Authors Call New Vatican Norms for Abuse Cases Important Step
July 22, 2010
HUNTINGTON, Indiana, (christiansunite.com) -- Newly released revisions to Catholic Church law will streamline the handling of clergy sex abuse cases, and underscore Pope Benedict XVI's resolve to institute necessary reforms, according to authors of a recent book on the Church abuse crisis.
The revisions codify recent Church practice regarding extensions on the statute of limitations and confirm the right of the Vatican's doctrinal congregation to ask the pope to laicize an abusive priest without a Church trial, in the most serious and clear cases, and remove accused priests quickly from active ministry.
The Vatican also took several additional steps, including codifying the use of child pornography as a type of sexual abuse of minors; establishing parity between abuse of mentally disabled people and that of minors; and confirming the doctrinal congregation's competency to judge cardinals, patriarchs and bishops accused of "more grave crimes."
Gregory Erlandson and Matthew Bunson, co-authors of Pope Benedict XVI and the Sexual Abuse Crisis: Working for Reform and Renewal (Our Sunday Visitor, 2010, www.osv.com/abusecrisis), applauded the Vatican's actions as further evidence of the pope's commitment to address definitively the clergy sexual abuse crisis that has dominated much of his papacy.
"The revised norms - which reflect the hard-won experience of the American Church in addressing this crisis - are now universal and will apply to all dioceses worldwide," Erlandson and Bunson said. "The pope in his words and actions, has made it clear the Church will continue to address this issue forthrightly, learning from its past mistakes and making it much easier for Church leaders to quickly remove offending priests from ministry permanently."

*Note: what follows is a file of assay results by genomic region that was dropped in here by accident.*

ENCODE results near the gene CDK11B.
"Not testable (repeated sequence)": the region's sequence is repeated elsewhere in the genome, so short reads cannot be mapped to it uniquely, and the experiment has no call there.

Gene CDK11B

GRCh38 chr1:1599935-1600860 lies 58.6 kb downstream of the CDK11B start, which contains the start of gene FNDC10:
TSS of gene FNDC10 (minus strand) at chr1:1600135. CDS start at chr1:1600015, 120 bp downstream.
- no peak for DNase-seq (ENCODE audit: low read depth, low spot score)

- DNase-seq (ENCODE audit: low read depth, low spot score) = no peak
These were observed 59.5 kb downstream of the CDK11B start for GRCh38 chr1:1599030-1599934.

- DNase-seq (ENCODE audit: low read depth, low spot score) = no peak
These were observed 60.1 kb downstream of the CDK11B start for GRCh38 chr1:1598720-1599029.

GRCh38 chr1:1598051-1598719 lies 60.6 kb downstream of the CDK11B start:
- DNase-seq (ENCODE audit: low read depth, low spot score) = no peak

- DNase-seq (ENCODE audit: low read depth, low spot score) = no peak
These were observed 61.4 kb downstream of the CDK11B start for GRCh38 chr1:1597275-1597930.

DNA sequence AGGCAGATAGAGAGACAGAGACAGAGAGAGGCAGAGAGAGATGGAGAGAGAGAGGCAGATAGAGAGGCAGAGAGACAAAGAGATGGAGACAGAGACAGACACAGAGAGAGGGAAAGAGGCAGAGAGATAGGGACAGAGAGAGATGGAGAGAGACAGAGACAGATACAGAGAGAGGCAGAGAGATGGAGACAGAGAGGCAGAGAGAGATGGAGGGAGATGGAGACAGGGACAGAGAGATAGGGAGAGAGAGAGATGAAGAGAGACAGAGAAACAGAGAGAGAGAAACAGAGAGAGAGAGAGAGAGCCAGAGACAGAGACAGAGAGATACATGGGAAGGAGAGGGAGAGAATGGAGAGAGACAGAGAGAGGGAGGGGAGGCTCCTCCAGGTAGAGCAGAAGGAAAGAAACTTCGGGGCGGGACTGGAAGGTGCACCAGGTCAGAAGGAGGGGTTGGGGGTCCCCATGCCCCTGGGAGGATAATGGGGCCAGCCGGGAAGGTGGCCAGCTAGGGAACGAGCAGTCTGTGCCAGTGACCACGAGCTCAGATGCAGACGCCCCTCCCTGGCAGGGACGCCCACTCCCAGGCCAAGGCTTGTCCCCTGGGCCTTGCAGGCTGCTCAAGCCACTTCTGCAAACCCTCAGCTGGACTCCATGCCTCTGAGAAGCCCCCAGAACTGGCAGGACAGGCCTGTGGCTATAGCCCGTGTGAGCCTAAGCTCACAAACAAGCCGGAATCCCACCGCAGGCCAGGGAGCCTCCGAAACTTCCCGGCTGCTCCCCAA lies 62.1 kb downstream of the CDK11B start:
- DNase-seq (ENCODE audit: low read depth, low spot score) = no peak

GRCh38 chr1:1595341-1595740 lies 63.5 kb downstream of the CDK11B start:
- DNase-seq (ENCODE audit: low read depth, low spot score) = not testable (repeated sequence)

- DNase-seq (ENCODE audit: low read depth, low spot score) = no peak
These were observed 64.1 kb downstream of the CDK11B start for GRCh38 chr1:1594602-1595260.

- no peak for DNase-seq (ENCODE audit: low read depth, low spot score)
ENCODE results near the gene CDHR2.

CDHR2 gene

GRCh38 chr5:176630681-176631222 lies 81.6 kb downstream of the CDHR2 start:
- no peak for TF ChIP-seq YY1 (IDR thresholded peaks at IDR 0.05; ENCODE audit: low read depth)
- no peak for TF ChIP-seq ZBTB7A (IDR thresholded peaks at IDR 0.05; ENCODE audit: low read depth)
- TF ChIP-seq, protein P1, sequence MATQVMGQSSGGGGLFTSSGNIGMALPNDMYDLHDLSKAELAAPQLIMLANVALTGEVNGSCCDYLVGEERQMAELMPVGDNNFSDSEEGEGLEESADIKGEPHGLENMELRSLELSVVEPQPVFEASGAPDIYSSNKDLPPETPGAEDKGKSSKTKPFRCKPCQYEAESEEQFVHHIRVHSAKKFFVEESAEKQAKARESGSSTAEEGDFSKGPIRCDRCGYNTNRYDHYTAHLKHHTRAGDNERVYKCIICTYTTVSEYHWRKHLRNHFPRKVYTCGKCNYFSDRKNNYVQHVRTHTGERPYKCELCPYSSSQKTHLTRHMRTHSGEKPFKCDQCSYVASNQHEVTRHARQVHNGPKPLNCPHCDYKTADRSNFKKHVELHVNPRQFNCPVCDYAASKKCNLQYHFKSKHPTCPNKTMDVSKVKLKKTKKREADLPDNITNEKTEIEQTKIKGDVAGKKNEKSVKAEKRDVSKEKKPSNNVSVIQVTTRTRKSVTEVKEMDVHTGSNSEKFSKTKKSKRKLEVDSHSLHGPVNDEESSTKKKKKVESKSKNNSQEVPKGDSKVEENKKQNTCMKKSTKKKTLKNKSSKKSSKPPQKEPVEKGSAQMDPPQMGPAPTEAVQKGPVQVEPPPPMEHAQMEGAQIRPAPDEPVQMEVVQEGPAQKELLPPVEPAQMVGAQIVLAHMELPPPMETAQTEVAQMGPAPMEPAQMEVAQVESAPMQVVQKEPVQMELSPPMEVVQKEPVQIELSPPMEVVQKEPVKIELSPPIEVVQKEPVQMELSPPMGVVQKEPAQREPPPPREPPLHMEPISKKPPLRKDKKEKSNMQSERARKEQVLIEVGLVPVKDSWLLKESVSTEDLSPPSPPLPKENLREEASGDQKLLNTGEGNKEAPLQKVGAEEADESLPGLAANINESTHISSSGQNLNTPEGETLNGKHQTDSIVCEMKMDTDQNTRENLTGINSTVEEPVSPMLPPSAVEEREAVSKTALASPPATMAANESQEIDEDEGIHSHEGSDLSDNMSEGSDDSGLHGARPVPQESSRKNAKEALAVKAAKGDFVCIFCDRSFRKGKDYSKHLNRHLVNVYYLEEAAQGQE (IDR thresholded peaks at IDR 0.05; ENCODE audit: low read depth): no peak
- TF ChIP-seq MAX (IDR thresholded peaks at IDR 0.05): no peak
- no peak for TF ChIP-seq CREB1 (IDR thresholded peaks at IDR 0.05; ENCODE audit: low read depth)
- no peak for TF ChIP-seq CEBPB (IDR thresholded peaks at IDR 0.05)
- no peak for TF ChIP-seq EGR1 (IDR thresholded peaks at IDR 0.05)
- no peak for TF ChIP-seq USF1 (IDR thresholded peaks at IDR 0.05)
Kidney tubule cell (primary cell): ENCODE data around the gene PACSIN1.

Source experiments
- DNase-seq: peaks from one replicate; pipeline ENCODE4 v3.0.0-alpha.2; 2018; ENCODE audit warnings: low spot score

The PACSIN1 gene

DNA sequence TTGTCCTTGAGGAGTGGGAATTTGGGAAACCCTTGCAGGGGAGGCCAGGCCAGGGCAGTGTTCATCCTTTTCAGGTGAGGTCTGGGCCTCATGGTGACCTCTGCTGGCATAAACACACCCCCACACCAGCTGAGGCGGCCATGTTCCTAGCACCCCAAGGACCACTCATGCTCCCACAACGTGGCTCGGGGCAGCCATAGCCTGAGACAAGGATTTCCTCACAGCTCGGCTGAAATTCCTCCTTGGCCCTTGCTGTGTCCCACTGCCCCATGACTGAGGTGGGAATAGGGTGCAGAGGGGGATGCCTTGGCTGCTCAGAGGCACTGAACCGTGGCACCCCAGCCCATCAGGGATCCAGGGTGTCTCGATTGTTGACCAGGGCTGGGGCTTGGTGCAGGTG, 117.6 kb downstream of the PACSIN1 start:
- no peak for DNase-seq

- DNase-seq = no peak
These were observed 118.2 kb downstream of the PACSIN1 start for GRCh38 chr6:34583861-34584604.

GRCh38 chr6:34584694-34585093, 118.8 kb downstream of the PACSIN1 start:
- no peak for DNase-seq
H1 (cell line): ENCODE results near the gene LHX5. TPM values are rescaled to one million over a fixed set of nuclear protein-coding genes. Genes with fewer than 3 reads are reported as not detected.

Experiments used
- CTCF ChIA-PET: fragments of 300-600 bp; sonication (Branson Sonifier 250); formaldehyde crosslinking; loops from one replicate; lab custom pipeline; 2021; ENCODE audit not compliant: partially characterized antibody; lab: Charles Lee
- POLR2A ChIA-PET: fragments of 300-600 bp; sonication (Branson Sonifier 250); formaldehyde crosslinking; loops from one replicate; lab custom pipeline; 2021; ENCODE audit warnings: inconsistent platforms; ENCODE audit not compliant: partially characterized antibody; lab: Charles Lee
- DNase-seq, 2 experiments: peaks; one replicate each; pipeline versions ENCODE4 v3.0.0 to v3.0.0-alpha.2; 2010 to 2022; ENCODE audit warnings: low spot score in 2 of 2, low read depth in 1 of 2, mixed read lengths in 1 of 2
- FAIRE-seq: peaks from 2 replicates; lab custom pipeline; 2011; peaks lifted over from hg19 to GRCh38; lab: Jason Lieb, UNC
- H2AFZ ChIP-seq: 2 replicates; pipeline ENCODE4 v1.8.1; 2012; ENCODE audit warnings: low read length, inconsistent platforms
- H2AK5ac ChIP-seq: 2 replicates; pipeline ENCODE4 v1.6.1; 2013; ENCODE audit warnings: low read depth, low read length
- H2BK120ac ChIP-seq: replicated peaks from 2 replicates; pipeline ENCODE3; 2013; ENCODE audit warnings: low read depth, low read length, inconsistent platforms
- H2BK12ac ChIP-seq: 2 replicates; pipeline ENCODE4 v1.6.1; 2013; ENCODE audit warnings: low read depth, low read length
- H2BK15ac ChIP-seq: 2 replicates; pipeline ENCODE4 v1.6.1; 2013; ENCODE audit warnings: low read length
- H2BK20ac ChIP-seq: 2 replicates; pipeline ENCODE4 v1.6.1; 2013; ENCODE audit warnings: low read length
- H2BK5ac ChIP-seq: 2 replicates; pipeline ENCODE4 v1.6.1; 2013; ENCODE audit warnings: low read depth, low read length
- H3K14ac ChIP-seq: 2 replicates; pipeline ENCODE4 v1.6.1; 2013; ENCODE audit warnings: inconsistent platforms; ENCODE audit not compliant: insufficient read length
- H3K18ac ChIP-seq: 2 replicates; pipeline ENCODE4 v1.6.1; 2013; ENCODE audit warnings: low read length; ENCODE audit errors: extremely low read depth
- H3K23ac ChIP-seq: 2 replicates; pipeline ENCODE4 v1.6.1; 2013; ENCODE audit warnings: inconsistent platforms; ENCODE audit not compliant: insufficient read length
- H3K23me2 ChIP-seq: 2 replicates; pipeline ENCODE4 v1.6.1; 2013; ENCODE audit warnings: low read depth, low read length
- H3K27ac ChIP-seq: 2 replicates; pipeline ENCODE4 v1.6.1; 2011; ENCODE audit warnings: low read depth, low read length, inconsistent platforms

Some of the new norms simply codify what has become standard practice, for example - extending the statute of limitations from 10 to 20 years after a victim's 18th birthday. Other changes, such as mandating the authority of the doctrinal congregation to judge cases involving the highest leaders in the Church, are new.
"In approving this change," said Erlandson and Bunson, "the pope is making clear that no one is above the law and that no situation of abuse will be tolerated, no matter who the accused is."
Pope Benedict ordered the investigation of Father Marcial Maciel Degollado, the founder of the religious order known as the Legionaries of Christ, and ordered Father Maciel into a "reserved life of penance and prayer" before his death in 2008, He has also accepted the resignations of several bishops, either because of allegations of abuse or because of allegations of covering up sexual abuse cases in their dioceses.
In their book on the pope and the abuse crisis, Erlandson and Bunson trace the history of the sexual abuse crisis and the involvement of Cardinal Joseph Ratzinger in addressing it both before and after he became pope. Erlandson and Bunson argue that the pope has been forthright in addressing the issue in words and deeds, and that he is determined to institute the reforms necessary to prevent such a crisis in the future.
Gregory Erlandson is president and publisher of Our Sunday Visitor. Dr. Matthew Bunson is editor of The Catholic Almanac and is editor of the bimonthly magazine The Catholic Answer, both published by Our Sunday Visitor.
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